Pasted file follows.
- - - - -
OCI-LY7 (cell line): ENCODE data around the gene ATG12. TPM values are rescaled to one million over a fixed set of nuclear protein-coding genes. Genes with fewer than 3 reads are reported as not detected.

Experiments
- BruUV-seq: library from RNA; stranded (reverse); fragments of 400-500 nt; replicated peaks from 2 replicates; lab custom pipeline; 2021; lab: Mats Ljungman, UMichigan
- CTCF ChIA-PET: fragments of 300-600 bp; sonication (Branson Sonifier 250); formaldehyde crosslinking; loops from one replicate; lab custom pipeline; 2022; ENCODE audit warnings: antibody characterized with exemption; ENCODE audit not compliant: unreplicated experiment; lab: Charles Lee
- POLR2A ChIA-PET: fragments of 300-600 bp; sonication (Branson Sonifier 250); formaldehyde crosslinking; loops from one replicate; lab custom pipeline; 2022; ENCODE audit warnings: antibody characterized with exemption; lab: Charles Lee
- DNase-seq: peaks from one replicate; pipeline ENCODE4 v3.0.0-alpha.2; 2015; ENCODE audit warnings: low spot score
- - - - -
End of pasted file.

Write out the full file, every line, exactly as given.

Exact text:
OCI-LY7 (cell line): ENCODE data around the gene ATG12. TPM values are rescaled to one million over a fixed set of nuclear protein-coding genes. Genes with fewer than 3 reads are reported as not detected.

Experiments
- BruUV-seq: library from RNA; stranded (reverse); fragments of 400-500 nt; replicated peaks from 2 replicates; lab custom pipeline; 2021; lab: Mats Ljungman, UMichigan
- CTCF ChIA-PET: fragments of 300-600 bp; sonication (Branson Sonifier 250); formaldehyde crosslinking; loops from one replicate; lab custom pipeline; 2022; ENCODE audit warnings: antibody characterized with exemption; ENCODE audit not compliant: unreplicated experiment; lab: Charles Lee
- POLR2A ChIA-PET: fragments of 300-600 bp; sonication (Branson Sonifier 250); formaldehyde crosslinking; loops from one replicate; lab custom pipeline; 2022; ENCODE audit warnings: antibody characterized with exemption; lab: Charles Lee
- DNase-seq: peaks from one replicate; pipeline ENCODE4 v3.0.0-alpha.2; 2015; ENCODE audit warnings: low spot score